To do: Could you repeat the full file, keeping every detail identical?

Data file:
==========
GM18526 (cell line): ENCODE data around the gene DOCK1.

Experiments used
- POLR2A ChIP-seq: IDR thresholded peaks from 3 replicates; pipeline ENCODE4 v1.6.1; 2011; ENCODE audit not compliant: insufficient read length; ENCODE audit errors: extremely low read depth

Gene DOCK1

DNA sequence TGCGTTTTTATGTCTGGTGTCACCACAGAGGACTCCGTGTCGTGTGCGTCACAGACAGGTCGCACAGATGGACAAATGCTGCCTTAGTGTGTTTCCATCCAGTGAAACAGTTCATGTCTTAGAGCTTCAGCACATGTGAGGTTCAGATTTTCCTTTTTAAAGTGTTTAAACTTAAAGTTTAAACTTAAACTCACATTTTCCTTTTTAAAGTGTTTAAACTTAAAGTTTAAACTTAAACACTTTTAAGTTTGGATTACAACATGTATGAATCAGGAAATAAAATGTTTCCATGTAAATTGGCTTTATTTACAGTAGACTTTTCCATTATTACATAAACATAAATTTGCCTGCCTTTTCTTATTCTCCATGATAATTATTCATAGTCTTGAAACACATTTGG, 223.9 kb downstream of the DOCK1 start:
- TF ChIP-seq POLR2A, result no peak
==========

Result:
GM18526 (cell line): ENCODE data around the gene DOCK1.

Experiments used
- POLR2A ChIP-seq: IDR thresholded peaks from 3 replicates; pipeline ENCODE4 v1.6.1; 2011; ENCODE audit not compliant: insufficient read length; ENCODE audit errors: extremely low read depth

Gene DOCK1

DNA sequence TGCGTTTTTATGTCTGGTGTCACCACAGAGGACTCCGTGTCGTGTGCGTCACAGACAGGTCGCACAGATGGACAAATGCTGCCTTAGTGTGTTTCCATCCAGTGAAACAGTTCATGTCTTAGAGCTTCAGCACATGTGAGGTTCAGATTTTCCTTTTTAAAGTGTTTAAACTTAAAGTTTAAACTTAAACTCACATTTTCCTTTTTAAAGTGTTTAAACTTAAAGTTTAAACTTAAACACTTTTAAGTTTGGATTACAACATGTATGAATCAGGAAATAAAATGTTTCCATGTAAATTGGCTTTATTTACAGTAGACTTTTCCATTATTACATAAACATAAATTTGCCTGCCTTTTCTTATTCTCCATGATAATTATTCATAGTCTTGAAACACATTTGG, 223.9 kb downstream of the DOCK1 start:
- TF ChIP-seq POLR2A, result no peak